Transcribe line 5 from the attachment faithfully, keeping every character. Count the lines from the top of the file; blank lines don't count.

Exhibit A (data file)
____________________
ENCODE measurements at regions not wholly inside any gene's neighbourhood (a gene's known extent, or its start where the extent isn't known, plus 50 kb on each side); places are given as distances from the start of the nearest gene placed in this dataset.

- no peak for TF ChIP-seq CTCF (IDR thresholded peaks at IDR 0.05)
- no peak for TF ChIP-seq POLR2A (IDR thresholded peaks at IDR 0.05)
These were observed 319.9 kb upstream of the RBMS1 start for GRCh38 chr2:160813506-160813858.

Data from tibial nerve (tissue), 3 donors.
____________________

Data from tibial nerve (tissue), 3 donors.